Bonds of Wool: The Pallium and Papal Power in the Middle Ages by Steven A. Schoenig
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Overview: In the pallium the medieval papacy created a mechanism of control over the far-flung bishops of the Latin church, a prerogative by which the popes shared honor and power with local prelates―and simultaneously wielded power over them. Contributing to the sway and oversight of the Roman church, this vestment became part of the machinery of centralization that helped produce the high medieval papal monarchy.
The pallium was effective because it was a gift with strings attached. This band of white wool encircling the shoulders had been a papal insigne and liturgical vestment since late antiquity. It grew in prominence when the popes began to bestow it regularly on other bishops as a mark of distinction and a sign of their bond to the Roman church. Bonds of Wool analyzes how, through adroit manipulation, this gift came to function as an instrument of papal influence. It explores an abundant array of evidence from diverse genres―including chronicles and letters, saints’ lives and canonical collections, polemical treatises and liturgical commentaries, and hundreds of papal privileges―stretching from the eighth century to the thirteenth and representing nearly every region of Western Europe. These sources reveal that the papal conferral of the pallium was an occasion for intervening in local churches throughout the West and a means of examining, approving, and even disciplining key bishops, who were eventually required to request the pallium from Rome.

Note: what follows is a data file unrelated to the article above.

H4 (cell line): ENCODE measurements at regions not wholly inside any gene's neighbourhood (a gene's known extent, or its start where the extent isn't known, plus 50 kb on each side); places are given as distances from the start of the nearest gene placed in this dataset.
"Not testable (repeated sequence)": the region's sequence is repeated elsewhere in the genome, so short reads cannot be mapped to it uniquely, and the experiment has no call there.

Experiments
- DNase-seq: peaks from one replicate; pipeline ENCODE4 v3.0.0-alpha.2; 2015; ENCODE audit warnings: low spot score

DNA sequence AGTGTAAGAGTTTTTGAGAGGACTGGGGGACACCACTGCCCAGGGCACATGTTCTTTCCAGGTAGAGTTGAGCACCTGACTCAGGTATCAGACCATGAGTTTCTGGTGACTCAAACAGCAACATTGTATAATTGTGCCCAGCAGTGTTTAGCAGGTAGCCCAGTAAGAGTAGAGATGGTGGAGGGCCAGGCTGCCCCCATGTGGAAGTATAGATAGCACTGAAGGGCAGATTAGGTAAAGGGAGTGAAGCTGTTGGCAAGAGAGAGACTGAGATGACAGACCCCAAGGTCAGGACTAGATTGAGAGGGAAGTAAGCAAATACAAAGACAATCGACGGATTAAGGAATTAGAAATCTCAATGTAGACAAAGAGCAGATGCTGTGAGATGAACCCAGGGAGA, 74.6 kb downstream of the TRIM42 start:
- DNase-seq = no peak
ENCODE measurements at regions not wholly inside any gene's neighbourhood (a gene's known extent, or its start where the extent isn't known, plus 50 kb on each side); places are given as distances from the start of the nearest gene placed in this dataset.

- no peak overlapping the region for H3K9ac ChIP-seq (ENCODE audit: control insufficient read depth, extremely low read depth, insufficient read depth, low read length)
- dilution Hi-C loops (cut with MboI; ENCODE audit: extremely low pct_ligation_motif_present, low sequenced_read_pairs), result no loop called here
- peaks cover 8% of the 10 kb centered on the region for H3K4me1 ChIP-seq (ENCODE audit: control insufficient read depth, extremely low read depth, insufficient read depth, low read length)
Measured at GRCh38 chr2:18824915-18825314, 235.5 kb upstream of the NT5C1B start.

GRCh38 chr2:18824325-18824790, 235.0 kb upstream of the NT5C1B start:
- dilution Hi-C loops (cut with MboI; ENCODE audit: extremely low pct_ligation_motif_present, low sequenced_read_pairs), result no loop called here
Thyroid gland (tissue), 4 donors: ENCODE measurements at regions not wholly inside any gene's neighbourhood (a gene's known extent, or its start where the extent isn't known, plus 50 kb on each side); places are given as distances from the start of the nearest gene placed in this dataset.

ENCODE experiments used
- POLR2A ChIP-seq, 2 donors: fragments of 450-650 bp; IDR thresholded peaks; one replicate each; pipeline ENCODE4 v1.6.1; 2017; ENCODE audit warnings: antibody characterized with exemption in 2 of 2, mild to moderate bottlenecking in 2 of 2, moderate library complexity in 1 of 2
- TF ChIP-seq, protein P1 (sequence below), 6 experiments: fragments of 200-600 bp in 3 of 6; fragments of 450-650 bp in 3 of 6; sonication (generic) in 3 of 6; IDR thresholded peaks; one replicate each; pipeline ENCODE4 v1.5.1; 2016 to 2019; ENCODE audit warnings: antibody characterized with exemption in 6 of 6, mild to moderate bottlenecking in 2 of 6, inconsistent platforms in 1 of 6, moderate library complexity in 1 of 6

Genre: Non-Fiction > History